This year will see some changes to the Australian accounting standards, with the introduction of IFRS 16 significantly changing how leases are accounted for – and in turn how people may view your business.
In the past, only when you entered a Capital (FASB) or Finance Leases (IASB) were you required to record the impact on your balance sheet.
Lease accounting was only considered for company vehicles, photocopiers and the like. That’s all changed this year!
From the start of this year (2019), IFRS 16 was introduced. This means all leases over 12 months are required to be recognised on the balance sheet which now includes any leased accommodation.
This now means that any tenancy over 12 months will be recorded as a ‘right to use asset’ offset by a corresponding liability.
To complicate things further, whilst the rent you pay will be as you have agreed, you will have to apply a ‘cost of capital’, or ‘interest’ cost over the life of the lease.
That means that in a similar way to a mortgage, the interest cost will be higher in the earlier stages of the lease due to higher payable interest on the larger liabilities.
Who will this affect?
Essentially, this may impact anyone who’s a recipient of your financial statements. This is likely to include financiers and bankers – including business owners whose personal financing is based on company performance.
The more sophisticated recipients should understand that fundamentally your business is still the same under IFRS 16 – but as with any large-scale change, it will take some time to settle and may cause a period of uncertainty.
One likely outcome is that what was once normal business transactions may take longer as people understand the real impact of the change.
Your tax obligations are unlikely to materially change and are governed by your local tax legislation. You may incur some one-off deductible expenses when setting up – but once set, ongoing costs should be minimal.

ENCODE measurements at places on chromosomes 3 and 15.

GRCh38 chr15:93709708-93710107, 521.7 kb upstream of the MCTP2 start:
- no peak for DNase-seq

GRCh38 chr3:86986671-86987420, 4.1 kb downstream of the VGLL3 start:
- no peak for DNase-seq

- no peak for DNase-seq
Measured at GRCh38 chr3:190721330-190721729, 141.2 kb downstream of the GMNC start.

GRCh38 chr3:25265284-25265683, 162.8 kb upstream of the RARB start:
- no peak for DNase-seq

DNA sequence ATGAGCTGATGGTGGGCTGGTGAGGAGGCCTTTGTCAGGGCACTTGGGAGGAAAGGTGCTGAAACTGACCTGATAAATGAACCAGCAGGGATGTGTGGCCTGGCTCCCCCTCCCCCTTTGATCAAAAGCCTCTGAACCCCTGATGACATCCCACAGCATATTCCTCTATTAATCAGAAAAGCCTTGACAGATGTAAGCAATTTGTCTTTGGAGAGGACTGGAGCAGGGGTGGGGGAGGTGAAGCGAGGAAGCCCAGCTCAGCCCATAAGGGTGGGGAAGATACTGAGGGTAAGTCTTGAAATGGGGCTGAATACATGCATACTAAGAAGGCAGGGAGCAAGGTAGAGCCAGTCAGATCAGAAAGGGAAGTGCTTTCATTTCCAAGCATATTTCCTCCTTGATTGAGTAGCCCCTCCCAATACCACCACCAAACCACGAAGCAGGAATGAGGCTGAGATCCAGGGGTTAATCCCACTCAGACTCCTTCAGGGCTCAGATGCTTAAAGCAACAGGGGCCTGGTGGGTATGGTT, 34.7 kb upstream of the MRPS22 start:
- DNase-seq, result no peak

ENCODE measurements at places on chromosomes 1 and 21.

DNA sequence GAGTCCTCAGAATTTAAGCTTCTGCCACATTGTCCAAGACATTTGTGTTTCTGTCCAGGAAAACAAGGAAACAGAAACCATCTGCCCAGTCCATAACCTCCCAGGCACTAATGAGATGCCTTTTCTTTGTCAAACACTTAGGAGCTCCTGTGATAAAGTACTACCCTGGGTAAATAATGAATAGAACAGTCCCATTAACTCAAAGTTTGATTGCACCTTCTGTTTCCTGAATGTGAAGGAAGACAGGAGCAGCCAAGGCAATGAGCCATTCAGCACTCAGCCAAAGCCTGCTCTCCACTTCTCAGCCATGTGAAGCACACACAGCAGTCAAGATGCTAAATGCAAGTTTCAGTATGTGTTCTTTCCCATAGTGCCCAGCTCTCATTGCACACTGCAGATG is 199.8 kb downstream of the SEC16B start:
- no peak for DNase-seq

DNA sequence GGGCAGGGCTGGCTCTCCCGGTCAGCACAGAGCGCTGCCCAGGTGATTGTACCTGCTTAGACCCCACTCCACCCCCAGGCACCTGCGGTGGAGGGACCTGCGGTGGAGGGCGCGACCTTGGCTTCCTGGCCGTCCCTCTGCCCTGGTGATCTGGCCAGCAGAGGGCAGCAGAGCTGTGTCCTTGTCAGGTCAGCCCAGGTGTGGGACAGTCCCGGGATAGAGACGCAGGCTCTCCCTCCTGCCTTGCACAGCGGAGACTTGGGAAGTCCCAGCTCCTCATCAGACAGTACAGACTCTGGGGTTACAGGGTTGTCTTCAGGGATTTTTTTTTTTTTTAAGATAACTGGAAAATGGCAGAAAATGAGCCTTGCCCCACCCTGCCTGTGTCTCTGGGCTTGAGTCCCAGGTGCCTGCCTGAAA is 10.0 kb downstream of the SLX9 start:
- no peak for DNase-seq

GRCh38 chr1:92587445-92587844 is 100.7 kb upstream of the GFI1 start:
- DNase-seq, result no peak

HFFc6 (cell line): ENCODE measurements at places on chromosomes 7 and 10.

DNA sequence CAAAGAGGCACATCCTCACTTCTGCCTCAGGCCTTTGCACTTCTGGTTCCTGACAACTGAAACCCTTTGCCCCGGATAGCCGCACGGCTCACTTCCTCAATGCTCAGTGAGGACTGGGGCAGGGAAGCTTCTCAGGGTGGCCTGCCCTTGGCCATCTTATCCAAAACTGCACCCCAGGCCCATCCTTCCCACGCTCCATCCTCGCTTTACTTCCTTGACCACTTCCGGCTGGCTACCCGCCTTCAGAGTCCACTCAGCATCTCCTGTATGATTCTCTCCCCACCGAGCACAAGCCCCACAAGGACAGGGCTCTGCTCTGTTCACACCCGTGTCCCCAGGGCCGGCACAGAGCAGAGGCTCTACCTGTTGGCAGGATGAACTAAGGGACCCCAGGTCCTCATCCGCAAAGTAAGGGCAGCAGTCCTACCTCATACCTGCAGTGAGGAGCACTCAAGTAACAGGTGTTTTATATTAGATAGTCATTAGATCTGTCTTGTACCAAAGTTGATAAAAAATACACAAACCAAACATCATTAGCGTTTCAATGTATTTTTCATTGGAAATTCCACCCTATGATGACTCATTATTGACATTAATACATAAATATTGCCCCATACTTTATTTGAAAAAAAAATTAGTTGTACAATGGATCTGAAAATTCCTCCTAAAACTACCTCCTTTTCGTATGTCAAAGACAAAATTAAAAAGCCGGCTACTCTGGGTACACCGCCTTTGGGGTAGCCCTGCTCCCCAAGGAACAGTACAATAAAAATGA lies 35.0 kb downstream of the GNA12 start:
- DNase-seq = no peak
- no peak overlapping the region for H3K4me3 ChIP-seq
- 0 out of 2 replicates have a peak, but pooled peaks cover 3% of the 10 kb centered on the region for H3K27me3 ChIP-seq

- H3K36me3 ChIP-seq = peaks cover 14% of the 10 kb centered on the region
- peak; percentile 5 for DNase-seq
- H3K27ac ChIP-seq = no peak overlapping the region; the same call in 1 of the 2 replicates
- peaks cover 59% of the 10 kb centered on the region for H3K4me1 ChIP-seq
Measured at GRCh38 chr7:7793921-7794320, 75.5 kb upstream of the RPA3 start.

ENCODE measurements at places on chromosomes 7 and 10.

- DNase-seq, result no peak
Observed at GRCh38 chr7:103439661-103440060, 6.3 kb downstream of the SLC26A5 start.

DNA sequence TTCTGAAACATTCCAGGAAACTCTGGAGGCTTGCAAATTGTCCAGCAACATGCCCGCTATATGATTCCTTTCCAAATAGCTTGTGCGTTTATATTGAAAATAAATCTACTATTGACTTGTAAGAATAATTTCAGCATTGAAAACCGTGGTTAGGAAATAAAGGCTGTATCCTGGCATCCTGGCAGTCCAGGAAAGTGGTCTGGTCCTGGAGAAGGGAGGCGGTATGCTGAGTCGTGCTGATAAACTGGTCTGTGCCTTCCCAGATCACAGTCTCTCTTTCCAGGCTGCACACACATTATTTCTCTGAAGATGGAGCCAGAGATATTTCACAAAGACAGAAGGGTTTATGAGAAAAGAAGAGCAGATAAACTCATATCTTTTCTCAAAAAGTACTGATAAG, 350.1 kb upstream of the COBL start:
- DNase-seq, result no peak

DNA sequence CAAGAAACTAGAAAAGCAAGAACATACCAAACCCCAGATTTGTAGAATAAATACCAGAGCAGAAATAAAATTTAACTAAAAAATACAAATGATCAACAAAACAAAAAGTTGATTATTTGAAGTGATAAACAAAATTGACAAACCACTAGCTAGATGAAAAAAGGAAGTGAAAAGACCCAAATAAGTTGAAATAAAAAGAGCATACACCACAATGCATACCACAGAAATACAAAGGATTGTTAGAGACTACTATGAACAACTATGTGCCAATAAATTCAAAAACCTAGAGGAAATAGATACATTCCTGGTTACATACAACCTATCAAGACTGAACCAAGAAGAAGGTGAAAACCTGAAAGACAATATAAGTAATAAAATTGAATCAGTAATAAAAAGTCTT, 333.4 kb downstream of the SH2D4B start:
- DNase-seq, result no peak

Read more: How to Choose the Best Coworking Space
Should we look into short-term leases?
IFRS 16 applies to all leases over 12 months, which means many short-term agreements may be better suited for your business.
With the emergence of flexible agreements and custom terms at coworking spaces like Hub Australia continue to flourish, another option is present.
Businesses can enter into agreements less than 12 months with a coworking provider and find themselves exempt from IFRS 16’s lease conditions, as well as taking advantage of all the other benefits of coworking.
What else does a flexible workspace offer?
Most shared office spaces and flexible workspaces like Hub Australia provide your business with more than just desks and chairs (although you save money not having to provide or maintain these too!).
Flexible workspaces provide access to state-of-the-art facilities and amenities, with in-house cafés, exercise spaces, meditation areas, full kitchen facilities and parents rooms.
All this is supplied and maintained by Hub Australia, meaning you and your team can make the most of all of the extras without worrying about extra costs and maintenance efforts.
Where do I find flexible workspaces near me?
There are many flexible workspaces around the country – Hub Australia has 7 locations across 4 major cities, in Brisbane, Adelaide, Melbourne and Sydney.
Hub Australia transforms iconic and historic buildings into beautiful coworking spaces, and all are centrally located near public transport and the best each city has to offer.